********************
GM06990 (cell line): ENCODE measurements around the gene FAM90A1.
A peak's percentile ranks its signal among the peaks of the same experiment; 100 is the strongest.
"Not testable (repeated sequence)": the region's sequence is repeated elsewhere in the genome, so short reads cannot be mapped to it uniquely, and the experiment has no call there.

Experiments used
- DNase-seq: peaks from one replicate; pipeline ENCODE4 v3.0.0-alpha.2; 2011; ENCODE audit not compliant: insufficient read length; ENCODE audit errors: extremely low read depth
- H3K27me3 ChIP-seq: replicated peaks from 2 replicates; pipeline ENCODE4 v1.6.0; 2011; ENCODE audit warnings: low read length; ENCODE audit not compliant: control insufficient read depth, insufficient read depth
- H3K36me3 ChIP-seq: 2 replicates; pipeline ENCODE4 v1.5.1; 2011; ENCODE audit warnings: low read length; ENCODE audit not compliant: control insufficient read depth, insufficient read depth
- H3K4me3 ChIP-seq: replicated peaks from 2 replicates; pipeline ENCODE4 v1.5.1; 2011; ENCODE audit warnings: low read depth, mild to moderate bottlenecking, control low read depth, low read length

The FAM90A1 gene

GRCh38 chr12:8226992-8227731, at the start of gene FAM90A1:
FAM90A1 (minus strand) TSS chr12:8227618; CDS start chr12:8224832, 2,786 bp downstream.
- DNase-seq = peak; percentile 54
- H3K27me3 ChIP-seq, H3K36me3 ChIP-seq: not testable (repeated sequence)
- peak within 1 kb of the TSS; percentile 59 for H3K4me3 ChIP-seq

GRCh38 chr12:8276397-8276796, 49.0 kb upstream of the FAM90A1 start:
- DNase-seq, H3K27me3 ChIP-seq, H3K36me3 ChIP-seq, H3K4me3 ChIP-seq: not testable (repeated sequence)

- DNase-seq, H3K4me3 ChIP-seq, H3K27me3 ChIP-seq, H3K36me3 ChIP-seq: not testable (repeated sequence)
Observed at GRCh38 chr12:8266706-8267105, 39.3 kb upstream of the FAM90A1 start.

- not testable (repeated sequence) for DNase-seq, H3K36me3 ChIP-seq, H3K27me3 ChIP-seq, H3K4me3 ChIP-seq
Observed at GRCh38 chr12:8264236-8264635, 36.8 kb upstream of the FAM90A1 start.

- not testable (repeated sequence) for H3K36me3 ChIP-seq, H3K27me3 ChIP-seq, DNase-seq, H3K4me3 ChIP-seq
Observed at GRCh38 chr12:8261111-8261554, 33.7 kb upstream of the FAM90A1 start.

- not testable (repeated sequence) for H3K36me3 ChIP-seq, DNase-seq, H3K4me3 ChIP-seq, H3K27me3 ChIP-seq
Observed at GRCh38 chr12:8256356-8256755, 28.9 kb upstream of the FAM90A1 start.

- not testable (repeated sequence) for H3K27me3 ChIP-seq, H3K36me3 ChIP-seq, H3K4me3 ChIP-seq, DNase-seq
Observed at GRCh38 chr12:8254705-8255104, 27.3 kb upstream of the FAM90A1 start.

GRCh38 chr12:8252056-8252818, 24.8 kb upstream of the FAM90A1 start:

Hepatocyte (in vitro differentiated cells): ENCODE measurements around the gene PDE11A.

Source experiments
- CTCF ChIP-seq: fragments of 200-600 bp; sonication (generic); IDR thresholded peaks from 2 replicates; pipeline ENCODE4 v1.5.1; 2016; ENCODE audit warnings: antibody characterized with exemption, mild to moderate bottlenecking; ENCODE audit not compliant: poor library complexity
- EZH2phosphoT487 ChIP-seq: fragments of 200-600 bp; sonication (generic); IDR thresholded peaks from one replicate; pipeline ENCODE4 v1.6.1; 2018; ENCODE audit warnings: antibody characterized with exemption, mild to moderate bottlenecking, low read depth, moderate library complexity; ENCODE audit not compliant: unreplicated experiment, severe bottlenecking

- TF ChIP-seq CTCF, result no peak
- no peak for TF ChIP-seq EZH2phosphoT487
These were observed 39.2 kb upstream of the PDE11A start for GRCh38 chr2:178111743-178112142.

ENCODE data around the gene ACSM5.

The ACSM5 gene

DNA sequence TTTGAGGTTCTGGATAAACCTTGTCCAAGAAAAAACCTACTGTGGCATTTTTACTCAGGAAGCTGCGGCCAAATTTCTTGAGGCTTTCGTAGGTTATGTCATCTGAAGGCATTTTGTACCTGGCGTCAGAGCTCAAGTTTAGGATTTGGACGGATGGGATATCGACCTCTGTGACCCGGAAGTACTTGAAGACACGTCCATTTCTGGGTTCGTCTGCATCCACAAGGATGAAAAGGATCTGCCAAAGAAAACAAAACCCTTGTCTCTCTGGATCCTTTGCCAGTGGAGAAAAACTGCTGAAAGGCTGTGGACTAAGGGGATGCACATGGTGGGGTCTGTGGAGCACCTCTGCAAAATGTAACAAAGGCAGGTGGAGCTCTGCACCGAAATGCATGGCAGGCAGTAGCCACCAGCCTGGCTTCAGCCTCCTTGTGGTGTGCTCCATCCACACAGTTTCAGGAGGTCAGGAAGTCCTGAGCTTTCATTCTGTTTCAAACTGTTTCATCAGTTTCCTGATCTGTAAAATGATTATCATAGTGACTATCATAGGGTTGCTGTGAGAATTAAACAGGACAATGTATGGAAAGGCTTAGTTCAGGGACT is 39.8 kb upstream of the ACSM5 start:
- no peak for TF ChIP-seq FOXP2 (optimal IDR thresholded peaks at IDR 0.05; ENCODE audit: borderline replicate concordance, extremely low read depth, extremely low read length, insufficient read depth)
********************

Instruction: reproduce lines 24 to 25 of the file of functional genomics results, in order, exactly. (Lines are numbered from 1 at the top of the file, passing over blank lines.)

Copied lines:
Observed at GRCh38 chr12:8256356-8256755, 28.9 kb upstream of the FAM90A1 start.

- not testable (repeated sequence) for H3K27me3 ChIP-seq, H3K36me3 ChIP-seq, H3K4me3 ChIP-seq, DNase-seq